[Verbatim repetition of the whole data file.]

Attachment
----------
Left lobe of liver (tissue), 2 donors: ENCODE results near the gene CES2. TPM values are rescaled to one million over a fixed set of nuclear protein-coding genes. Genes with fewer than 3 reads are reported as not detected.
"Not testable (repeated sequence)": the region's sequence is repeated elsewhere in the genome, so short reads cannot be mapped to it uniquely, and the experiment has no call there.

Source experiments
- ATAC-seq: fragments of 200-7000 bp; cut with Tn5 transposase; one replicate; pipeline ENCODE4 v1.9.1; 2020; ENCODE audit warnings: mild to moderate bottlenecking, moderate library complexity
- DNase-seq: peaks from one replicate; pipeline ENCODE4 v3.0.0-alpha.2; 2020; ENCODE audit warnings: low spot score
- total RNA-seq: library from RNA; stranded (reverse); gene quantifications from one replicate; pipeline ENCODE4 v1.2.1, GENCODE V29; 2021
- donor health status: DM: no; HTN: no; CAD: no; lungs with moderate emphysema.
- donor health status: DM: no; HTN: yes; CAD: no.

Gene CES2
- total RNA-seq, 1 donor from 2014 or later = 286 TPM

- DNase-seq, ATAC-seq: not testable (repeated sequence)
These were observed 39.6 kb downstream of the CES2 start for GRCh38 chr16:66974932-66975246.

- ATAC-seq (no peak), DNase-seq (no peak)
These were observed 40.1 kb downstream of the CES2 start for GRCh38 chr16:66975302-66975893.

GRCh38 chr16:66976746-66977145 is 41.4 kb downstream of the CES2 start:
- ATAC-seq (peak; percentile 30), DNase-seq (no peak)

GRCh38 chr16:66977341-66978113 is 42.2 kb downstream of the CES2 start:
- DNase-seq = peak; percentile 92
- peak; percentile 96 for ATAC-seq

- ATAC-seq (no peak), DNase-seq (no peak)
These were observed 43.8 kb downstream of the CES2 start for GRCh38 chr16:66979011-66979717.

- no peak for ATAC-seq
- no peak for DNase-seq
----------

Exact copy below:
Left lobe of liver (tissue), 2 donors: ENCODE results near the gene CES2. TPM values are rescaled to one million over a fixed set of nuclear protein-coding genes. Genes with fewer than 3 reads are reported as not detected.
"Not testable (repeated sequence)": the region's sequence is repeated elsewhere in the genome, so short reads cannot be mapped to it uniquely, and the experiment has no call there.

Source experiments
- ATAC-seq: fragments of 200-7000 bp; cut with Tn5 transposase; one replicate; pipeline ENCODE4 v1.9.1; 2020; ENCODE audit warnings: mild to moderate bottlenecking, moderate library complexity
- DNase-seq: peaks from one replicate; pipeline ENCODE4 v3.0.0-alpha.2; 2020; ENCODE audit warnings: low spot score
- total RNA-seq: library from RNA; stranded (reverse); gene quantifications from one replicate; pipeline ENCODE4 v1.2.1, GENCODE V29; 2021
- donor health status: DM: no; HTN: no; CAD: no; lungs with moderate emphysema.
- donor health status: DM: no; HTN: yes; CAD: no.

Gene CES2
- total RNA-seq, 1 donor from 2014 or later = 286 TPM

- DNase-seq, ATAC-seq: not testable (repeated sequence)
These were observed 39.6 kb downstream of the CES2 start for GRCh38 chr16:66974932-66975246.

- ATAC-seq (no peak), DNase-seq (no peak)
These were observed 40.1 kb downstream of the CES2 start for GRCh38 chr16:66975302-66975893.

GRCh38 chr16:66976746-66977145 is 41.4 kb downstream of the CES2 start:
- ATAC-seq (peak; percentile 30), DNase-seq (no peak)

GRCh38 chr16:66977341-66978113 is 42.2 kb downstream of the CES2 start:
- DNase-seq = peak; percentile 92
- peak; percentile 96 for ATAC-seq

- ATAC-seq (no peak), DNase-seq (no peak)
These were observed 43.8 kb downstream of the CES2 start for GRCh38 chr16:66979011-66979717.

- no peak for ATAC-seq
- no peak for DNase-seq